Michael Robinson's playing career in Spain was discreet, with his spell at Osasuna being cut short by a knee injury just two years after his arrival at the club. But it was to be the springboard from which he would become one of the most recognised and beloved figures in Spanish broadcasting from the 1990s until his death.
Such was his fame that he was known simply as “Robinson” and his television programmes drew millions of viewers, who enjoyed his unique perspective on football. A harsh critic of what he saw as the BBC’s formulaic analysis on Match of the Day, he focused instead on the humour and fun of the game, often from the fans’ point of view, as well as examining tactics with the panache and authority of a born communicator.
However much grammar you know, if it's not accompanied by a certain amount of intellect or feeling, the message you're giving is pointless
Robinson first made his name in the studios when commentating for Spanish TV on the 1990 World Cup, shortly after he had retired. He impressed viewers and TV executives even though his Spanish was far from perfect.
In fact, his status as a foreigner almost certainly helped drive his stock higher, given Spaniards’ keen interest in what outsiders think of their country. He told the story of how, early in his broadcasting career, his employers told him to make sure he kept his English accent when speaking Spanish on air because of the exotic kudos it gave him.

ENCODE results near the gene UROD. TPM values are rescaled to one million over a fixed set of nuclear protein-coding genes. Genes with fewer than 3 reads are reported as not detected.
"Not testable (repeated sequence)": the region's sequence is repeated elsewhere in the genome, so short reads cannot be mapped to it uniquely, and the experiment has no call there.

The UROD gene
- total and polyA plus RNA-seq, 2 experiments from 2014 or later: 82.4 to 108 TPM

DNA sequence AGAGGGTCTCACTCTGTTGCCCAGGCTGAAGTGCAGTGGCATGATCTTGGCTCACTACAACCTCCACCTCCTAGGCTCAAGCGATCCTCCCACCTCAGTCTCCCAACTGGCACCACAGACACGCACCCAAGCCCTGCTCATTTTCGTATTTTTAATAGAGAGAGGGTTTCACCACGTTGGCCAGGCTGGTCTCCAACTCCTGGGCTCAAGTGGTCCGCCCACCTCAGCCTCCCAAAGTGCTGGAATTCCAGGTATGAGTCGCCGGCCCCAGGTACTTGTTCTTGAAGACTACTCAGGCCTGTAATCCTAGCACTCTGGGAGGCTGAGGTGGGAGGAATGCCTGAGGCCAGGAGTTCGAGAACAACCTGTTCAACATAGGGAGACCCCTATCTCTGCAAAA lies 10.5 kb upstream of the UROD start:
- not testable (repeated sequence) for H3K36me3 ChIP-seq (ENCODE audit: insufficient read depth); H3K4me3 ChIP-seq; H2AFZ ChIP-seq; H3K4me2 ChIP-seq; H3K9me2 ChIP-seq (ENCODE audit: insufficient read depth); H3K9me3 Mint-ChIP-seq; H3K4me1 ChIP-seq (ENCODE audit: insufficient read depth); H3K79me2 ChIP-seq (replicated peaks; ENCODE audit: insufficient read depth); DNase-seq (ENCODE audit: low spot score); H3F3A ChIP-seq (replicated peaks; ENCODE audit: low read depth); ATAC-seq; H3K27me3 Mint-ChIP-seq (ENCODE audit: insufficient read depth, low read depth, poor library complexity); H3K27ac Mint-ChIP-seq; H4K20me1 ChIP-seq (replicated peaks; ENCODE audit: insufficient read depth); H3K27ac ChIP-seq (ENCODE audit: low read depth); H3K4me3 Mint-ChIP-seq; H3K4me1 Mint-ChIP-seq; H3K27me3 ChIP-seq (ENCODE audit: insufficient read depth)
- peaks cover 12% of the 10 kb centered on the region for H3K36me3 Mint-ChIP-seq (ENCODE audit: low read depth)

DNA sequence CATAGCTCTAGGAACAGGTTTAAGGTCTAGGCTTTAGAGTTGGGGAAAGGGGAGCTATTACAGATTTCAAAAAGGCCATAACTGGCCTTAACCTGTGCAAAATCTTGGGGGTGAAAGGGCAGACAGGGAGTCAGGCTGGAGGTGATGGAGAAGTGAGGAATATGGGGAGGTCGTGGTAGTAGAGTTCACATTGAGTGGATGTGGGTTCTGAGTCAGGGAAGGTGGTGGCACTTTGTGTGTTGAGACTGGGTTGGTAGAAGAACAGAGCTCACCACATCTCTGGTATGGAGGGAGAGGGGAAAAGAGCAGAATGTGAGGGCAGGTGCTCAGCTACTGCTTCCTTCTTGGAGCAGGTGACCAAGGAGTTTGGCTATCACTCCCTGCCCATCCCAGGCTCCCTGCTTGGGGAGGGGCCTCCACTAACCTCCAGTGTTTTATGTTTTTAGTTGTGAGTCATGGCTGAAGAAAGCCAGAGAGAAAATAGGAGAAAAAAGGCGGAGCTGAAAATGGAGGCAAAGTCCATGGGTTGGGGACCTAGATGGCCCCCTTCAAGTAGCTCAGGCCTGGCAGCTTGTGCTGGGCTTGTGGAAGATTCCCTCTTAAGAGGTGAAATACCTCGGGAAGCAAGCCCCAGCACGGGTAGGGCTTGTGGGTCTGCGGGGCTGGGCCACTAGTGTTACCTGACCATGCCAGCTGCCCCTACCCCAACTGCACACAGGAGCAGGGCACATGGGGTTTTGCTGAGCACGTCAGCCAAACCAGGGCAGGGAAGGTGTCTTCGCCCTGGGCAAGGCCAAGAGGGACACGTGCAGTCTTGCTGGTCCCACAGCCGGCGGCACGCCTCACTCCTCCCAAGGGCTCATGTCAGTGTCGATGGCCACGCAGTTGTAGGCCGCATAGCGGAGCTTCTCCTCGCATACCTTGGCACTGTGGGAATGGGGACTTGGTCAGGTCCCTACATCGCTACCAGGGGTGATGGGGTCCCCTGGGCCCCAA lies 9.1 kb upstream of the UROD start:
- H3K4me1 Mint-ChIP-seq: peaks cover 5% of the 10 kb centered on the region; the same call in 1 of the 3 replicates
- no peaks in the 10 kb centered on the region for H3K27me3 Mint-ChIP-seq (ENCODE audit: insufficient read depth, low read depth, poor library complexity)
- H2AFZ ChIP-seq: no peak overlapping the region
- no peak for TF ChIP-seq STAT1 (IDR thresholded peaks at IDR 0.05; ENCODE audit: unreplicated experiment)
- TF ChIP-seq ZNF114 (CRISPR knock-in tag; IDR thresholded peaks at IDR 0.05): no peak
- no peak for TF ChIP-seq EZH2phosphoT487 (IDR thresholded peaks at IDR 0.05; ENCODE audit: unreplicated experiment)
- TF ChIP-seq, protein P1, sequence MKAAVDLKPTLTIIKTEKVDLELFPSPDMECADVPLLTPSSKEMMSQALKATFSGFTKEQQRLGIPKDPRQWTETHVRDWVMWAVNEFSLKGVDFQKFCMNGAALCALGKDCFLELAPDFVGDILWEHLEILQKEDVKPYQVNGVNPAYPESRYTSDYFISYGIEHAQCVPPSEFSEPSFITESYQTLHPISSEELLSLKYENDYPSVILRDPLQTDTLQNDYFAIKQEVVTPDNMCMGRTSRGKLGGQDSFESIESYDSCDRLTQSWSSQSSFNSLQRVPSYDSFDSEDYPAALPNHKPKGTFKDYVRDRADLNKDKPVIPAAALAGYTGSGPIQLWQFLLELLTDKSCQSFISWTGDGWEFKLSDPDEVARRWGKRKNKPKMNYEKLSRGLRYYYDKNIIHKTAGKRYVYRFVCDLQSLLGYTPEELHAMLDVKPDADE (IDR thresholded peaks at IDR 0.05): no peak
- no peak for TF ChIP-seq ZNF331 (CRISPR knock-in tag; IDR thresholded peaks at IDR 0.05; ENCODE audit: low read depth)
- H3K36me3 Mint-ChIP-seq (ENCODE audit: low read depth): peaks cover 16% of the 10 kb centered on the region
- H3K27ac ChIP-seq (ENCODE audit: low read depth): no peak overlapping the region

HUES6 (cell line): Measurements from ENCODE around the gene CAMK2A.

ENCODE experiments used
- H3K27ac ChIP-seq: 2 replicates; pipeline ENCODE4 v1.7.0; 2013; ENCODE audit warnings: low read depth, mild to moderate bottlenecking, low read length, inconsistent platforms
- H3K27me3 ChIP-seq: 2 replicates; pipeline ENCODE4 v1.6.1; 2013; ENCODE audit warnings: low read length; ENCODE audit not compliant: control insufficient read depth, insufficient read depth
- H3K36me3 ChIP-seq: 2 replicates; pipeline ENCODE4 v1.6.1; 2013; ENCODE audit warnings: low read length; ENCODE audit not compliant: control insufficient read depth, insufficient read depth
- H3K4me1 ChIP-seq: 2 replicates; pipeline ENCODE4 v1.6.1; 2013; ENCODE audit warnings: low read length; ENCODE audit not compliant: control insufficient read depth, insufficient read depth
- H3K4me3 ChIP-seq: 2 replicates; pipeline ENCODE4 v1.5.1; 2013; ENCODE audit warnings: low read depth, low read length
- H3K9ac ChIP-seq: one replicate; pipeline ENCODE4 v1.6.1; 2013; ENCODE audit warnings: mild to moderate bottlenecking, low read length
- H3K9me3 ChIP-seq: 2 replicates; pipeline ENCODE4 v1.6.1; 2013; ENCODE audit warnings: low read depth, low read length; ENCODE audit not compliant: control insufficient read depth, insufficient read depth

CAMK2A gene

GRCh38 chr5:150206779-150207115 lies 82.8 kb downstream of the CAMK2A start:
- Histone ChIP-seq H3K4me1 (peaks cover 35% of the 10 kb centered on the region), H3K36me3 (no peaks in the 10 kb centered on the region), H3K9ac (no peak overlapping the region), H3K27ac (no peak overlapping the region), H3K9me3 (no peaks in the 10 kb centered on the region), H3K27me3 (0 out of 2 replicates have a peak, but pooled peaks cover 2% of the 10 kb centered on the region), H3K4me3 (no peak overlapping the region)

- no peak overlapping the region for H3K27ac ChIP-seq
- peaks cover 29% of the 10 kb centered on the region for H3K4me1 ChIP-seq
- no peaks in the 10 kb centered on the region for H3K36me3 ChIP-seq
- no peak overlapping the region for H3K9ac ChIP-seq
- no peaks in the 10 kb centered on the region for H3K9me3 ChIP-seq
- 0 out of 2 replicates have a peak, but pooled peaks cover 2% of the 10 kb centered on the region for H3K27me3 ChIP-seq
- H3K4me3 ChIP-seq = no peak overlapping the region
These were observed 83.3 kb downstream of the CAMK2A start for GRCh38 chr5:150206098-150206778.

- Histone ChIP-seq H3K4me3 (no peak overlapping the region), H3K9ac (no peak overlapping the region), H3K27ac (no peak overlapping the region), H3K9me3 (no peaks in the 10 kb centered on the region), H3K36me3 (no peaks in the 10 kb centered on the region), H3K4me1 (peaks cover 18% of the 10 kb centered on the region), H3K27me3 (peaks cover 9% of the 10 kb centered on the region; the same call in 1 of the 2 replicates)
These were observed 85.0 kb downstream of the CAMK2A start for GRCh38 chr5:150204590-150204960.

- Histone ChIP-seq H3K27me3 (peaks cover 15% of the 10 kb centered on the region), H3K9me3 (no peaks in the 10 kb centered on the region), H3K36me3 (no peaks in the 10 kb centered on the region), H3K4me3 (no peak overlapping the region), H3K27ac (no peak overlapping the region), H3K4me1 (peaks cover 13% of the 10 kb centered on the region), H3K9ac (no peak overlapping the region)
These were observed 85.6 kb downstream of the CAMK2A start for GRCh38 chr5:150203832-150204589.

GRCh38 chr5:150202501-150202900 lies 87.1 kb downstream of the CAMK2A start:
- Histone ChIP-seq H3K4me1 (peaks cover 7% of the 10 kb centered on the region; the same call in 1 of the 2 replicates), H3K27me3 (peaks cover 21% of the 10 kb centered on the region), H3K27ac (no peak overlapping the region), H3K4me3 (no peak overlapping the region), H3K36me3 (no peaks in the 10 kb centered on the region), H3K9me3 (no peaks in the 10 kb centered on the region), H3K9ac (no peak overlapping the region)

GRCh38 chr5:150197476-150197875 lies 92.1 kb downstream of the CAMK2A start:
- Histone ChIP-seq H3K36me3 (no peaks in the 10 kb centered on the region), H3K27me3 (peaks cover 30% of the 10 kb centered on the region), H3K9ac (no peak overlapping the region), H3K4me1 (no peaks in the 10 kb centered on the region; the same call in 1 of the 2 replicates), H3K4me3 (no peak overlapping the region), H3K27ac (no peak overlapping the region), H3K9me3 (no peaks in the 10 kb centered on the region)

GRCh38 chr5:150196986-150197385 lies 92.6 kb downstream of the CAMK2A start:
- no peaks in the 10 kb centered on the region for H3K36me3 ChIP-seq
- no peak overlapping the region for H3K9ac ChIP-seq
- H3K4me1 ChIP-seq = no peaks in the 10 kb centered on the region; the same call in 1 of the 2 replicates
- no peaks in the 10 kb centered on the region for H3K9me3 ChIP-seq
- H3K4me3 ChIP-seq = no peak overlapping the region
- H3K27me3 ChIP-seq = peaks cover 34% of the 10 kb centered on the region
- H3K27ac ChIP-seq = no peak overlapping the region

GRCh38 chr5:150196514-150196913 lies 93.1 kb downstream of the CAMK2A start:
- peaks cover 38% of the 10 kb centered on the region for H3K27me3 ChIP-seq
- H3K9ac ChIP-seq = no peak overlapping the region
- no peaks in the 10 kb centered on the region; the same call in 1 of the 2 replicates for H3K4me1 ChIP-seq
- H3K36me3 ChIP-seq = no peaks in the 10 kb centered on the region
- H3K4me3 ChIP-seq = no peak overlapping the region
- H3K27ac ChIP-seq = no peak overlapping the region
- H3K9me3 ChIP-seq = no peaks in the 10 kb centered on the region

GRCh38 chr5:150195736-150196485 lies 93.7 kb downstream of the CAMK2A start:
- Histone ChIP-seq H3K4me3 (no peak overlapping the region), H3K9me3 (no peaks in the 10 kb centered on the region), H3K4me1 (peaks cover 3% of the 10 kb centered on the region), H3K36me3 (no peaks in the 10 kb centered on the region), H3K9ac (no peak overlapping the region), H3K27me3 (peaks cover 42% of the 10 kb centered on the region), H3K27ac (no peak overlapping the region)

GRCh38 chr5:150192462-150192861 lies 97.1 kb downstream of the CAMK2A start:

Although Robinson never lost his accent, his command of Spanish improved enormously and beneath the charm and down-to-earth style, he understood his worth.
“However much grammar you know, if it’s not accompanied by a certain amount of intellect or feeling, the message you’re giving is pointless,” he once said.
He could also be seen in his incarnation as a Spitting Image-style puppet in a satirical television show, proof, if any was needed, of his status as a national treasure
Robinson’s Monday night show, ‘El día después’ (The day after) was essential viewing for those who wanted not just to catch up on the weekend’s football action, but to enjoy some insight into the game and its culture. Later he presented ‘Informe Robinson’ (The Robinson Report), a weekly magazine programme, which gave him a broader remit to delve into stories related to sport in general.
At his peak, it was difficult to avoid Robinson’s face or voice on the Spanish airwaves, given his seeming omnipresence. As well as his commentary on live games (also during the Rugby World Cup) and weekly shows, he could also be seen in his incarnation as a Spitting Image-style puppet in a satirical television show, proof, if any was needed, of his status as a national treasure.
The respect was mutual. In 2010, he made a documentary about the Spanish football team, which had recently won the World Cup. When his son called him to tell him the record viewing figures and overwhelmingly positive response, he cried with joy and amazement.
In 2015, the journalist and writer Jesús Ruiz Mantilla described Robinson as “this man who has marked an era with his baroque accent and knack for catchphrases, with his trademark smile and tireless ability to understand what is going on out there on the pitch.”
He added: “He’s still there, younger, wiser, more indispensable than ever.”
But now, Robinson is gone. And Spain is mourning its loss.